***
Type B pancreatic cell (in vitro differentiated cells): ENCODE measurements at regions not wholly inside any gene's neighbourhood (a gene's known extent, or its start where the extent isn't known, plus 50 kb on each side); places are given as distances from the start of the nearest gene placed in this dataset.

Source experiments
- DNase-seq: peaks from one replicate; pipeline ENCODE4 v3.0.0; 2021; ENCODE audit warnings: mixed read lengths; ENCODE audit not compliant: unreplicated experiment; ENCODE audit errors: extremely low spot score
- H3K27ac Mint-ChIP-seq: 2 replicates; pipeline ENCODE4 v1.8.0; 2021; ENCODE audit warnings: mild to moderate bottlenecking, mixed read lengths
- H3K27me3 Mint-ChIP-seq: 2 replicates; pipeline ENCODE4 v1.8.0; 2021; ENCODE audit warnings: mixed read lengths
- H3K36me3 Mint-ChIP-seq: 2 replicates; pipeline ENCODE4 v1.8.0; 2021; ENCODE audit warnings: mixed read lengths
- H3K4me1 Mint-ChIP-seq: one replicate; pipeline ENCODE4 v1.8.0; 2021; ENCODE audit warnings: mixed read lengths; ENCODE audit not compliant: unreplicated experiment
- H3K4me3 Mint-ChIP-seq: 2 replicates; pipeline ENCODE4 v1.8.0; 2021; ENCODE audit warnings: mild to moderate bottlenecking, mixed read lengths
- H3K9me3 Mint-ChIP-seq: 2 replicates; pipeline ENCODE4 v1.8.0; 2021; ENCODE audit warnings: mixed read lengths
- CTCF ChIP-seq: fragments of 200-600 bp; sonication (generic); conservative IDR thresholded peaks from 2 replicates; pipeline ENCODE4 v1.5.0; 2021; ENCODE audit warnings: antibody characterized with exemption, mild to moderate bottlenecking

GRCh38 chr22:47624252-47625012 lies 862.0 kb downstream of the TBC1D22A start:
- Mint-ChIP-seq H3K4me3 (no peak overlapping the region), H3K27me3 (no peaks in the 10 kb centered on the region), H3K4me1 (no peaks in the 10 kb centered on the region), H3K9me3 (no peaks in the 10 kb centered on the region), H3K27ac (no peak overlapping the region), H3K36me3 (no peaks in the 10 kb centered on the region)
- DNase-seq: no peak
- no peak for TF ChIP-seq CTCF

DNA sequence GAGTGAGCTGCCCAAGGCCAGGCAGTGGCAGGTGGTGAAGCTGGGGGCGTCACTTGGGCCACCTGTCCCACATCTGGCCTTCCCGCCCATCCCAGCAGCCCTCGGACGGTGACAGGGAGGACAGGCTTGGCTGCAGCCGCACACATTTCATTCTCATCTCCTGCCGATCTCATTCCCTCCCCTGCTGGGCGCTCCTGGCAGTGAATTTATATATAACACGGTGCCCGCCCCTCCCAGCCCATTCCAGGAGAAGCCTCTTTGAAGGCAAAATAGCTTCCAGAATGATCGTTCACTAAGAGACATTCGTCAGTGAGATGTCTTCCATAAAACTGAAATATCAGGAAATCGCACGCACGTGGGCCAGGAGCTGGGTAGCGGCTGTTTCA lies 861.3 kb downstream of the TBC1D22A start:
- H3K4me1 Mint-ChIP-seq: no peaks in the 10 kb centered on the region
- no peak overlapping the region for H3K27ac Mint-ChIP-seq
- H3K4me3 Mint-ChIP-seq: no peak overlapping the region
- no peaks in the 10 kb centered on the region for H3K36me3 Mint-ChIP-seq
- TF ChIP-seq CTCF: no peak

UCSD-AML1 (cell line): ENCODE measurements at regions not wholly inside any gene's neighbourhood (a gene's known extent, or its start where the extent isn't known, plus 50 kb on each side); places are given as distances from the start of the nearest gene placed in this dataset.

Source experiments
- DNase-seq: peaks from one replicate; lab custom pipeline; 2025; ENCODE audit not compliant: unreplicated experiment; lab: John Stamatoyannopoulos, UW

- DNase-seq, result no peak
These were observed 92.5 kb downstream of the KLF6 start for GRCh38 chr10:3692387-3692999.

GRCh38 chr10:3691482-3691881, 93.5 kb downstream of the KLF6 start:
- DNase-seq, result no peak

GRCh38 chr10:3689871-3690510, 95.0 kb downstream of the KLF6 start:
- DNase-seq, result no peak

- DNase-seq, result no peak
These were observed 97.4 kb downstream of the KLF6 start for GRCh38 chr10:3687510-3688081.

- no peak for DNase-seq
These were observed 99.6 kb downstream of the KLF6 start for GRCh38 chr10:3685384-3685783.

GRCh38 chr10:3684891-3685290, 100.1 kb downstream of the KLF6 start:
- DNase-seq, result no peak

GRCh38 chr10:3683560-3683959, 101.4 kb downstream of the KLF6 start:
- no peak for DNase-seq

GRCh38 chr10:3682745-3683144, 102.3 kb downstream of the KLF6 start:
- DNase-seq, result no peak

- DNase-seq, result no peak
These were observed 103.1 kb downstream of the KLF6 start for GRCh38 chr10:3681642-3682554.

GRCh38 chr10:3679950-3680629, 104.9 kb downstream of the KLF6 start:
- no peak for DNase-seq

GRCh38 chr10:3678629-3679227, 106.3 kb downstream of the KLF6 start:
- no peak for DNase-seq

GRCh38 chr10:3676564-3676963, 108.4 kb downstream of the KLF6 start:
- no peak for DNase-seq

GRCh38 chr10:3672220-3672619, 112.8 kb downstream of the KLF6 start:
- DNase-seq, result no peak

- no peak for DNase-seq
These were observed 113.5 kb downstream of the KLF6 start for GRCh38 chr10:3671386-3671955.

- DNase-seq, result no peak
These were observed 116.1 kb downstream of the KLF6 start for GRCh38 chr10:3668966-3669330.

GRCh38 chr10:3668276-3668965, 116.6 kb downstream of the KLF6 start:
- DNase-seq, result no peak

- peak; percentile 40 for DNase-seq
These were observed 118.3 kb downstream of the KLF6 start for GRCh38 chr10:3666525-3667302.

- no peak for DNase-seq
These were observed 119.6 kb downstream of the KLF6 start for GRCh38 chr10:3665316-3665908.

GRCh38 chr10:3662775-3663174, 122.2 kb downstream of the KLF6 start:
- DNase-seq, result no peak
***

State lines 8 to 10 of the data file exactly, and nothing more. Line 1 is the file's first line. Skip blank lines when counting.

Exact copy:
- H3K4me3 Mint-ChIP-seq: 2 replicates; pipeline ENCODE4 v1.8.0; 2021; ENCODE audit warnings: mild to moderate bottlenecking, mixed read lengths
- H3K9me3 Mint-ChIP-seq: 2 replicates; pipeline ENCODE4 v1.8.0; 2021; ENCODE audit warnings: mixed read lengths
- CTCF ChIP-seq: fragments of 200-600 bp; sonication (generic); conservative IDR thresholded peaks from 2 replicates; pipeline ENCODE4 v1.5.0; 2021; ENCODE audit warnings: antibody characterized with exemption, mild to moderate bottlenecking